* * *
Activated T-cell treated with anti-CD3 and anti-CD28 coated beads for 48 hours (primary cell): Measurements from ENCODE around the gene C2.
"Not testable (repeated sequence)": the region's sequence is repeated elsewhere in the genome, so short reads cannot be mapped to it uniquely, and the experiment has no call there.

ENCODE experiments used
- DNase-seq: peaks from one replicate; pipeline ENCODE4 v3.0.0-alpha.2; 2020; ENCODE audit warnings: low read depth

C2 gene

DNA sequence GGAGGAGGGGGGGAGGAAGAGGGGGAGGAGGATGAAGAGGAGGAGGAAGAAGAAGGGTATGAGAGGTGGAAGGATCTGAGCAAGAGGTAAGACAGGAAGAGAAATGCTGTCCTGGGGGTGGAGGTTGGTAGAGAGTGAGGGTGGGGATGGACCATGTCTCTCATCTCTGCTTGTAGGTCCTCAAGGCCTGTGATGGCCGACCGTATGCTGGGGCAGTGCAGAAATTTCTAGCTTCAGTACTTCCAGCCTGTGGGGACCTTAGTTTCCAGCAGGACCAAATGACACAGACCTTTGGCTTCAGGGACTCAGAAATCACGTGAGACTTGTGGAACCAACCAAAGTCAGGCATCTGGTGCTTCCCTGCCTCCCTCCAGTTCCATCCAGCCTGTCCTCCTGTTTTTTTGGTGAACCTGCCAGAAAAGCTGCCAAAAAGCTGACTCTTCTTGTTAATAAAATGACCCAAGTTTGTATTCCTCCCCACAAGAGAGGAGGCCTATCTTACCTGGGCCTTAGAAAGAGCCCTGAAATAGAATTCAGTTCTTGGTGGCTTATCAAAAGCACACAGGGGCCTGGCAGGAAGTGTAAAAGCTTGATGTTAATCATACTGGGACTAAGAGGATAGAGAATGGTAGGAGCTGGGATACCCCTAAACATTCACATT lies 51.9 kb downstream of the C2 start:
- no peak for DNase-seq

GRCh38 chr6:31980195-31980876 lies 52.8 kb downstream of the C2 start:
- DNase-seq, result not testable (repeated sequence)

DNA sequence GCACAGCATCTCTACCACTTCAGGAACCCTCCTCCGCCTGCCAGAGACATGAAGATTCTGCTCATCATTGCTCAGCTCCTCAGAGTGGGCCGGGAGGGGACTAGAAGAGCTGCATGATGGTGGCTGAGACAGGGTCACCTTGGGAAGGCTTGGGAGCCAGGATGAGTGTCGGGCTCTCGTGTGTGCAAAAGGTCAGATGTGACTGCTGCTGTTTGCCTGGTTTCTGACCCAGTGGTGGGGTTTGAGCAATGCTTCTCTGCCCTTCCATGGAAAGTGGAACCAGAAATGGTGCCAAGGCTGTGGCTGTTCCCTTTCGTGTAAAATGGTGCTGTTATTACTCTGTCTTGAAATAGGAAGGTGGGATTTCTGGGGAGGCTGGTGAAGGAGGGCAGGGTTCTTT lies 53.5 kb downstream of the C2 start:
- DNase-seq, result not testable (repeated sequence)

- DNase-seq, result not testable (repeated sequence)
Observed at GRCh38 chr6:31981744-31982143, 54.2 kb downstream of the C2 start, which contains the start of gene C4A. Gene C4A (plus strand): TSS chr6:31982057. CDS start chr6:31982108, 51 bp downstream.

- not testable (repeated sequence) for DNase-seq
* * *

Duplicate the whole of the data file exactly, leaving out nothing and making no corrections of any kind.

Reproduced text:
Activated T-cell treated with anti-CD3 and anti-CD28 coated beads for 48 hours (primary cell): Measurements from ENCODE around the gene C2.
"Not testable (repeated sequence)": the region's sequence is repeated elsewhere in the genome, so short reads cannot be mapped to it uniquely, and the experiment has no call there.

ENCODE experiments used
- DNase-seq: peaks from one replicate; pipeline ENCODE4 v3.0.0-alpha.2; 2020; ENCODE audit warnings: low read depth

C2 gene

DNA sequence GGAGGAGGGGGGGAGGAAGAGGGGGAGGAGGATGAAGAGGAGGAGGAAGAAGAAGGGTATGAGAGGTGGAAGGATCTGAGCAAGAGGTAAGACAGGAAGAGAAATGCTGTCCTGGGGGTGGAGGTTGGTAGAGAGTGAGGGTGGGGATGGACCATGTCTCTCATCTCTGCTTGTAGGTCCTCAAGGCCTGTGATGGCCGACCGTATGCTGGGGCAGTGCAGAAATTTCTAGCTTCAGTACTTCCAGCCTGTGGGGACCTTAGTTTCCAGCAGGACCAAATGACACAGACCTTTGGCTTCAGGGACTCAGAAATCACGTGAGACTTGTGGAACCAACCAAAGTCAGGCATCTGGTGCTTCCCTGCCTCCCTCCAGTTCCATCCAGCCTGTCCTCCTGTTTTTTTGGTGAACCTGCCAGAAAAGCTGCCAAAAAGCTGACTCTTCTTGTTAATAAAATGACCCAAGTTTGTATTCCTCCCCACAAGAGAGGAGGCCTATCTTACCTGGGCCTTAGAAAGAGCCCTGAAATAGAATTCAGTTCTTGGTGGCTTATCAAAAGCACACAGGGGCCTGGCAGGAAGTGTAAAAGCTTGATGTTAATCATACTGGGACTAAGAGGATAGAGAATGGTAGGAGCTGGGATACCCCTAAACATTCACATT lies 51.9 kb downstream of the C2 start:
- no peak for DNase-seq

GRCh38 chr6:31980195-31980876 lies 52.8 kb downstream of the C2 start:
- DNase-seq, result not testable (repeated sequence)

DNA sequence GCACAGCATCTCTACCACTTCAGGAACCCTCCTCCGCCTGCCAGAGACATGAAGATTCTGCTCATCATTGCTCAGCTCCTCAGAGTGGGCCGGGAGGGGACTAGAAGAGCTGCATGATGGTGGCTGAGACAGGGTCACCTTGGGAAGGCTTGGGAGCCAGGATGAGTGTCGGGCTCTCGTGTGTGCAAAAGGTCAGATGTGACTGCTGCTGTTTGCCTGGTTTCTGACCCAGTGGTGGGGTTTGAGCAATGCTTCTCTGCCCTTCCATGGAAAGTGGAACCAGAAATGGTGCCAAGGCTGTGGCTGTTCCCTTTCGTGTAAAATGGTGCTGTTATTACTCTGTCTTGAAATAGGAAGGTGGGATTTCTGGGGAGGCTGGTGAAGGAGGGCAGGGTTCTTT lies 53.5 kb downstream of the C2 start:
- DNase-seq, result not testable (repeated sequence)

- DNase-seq, result not testable (repeated sequence)
Observed at GRCh38 chr6:31981744-31982143, 54.2 kb downstream of the C2 start, which contains the start of gene C4A. Gene C4A (plus strand): TSS chr6:31982057. CDS start chr6:31982108, 51 bp downstream.

- not testable (repeated sequence) for DNase-seq